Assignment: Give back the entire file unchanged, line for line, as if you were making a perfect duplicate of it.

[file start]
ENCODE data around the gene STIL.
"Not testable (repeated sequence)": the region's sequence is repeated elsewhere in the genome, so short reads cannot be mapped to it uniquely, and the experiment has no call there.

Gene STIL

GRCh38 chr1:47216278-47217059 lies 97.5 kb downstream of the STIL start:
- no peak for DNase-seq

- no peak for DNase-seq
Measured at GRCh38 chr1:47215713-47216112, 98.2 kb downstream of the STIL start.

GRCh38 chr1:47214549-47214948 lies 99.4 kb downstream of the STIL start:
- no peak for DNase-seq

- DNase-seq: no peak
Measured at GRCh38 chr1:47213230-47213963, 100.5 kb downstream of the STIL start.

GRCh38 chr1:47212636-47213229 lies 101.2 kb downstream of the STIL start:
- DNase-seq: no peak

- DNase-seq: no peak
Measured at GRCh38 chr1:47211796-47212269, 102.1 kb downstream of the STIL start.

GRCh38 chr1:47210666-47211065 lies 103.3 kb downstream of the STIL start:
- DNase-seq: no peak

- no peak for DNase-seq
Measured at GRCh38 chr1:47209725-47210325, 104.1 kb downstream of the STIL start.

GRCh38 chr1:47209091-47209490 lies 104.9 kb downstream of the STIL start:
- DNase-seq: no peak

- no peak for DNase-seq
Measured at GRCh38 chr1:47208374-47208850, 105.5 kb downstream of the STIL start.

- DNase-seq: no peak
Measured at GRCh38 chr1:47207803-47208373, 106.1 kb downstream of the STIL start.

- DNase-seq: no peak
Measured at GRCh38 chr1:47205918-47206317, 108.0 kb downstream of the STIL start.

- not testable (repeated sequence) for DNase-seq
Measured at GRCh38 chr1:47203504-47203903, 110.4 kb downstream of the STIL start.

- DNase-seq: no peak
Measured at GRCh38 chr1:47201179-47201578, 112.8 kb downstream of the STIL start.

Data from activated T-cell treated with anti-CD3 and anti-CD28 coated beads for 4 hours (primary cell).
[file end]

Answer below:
ENCODE data around the gene STIL.
"Not testable (repeated sequence)": the region's sequence is repeated elsewhere in the genome, so short reads cannot be mapped to it uniquely, and the experiment has no call there.

Gene STIL

GRCh38 chr1:47216278-47217059 lies 97.5 kb downstream of the STIL start:
- no peak for DNase-seq

- no peak for DNase-seq
Measured at GRCh38 chr1:47215713-47216112, 98.2 kb downstream of the STIL start.

GRCh38 chr1:47214549-47214948 lies 99.4 kb downstream of the STIL start:
- no peak for DNase-seq

- DNase-seq: no peak
Measured at GRCh38 chr1:47213230-47213963, 100.5 kb downstream of the STIL start.

GRCh38 chr1:47212636-47213229 lies 101.2 kb downstream of the STIL start:
- DNase-seq: no peak

- DNase-seq: no peak
Measured at GRCh38 chr1:47211796-47212269, 102.1 kb downstream of the STIL start.

GRCh38 chr1:47210666-47211065 lies 103.3 kb downstream of the STIL start:
- DNase-seq: no peak

- no peak for DNase-seq
Measured at GRCh38 chr1:47209725-47210325, 104.1 kb downstream of the STIL start.

GRCh38 chr1:47209091-47209490 lies 104.9 kb downstream of the STIL start:
- DNase-seq: no peak

- no peak for DNase-seq
Measured at GRCh38 chr1:47208374-47208850, 105.5 kb downstream of the STIL start.

- DNase-seq: no peak
Measured at GRCh38 chr1:47207803-47208373, 106.1 kb downstream of the STIL start.

- DNase-seq: no peak
Measured at GRCh38 chr1:47205918-47206317, 108.0 kb downstream of the STIL start.

- not testable (repeated sequence) for DNase-seq
Measured at GRCh38 chr1:47203504-47203903, 110.4 kb downstream of the STIL start.

- DNase-seq: no peak
Measured at GRCh38 chr1:47201179-47201578, 112.8 kb downstream of the STIL start.

Data from activated T-cell treated with anti-CD3 and anti-CD28 coated beads for 4 hours (primary cell).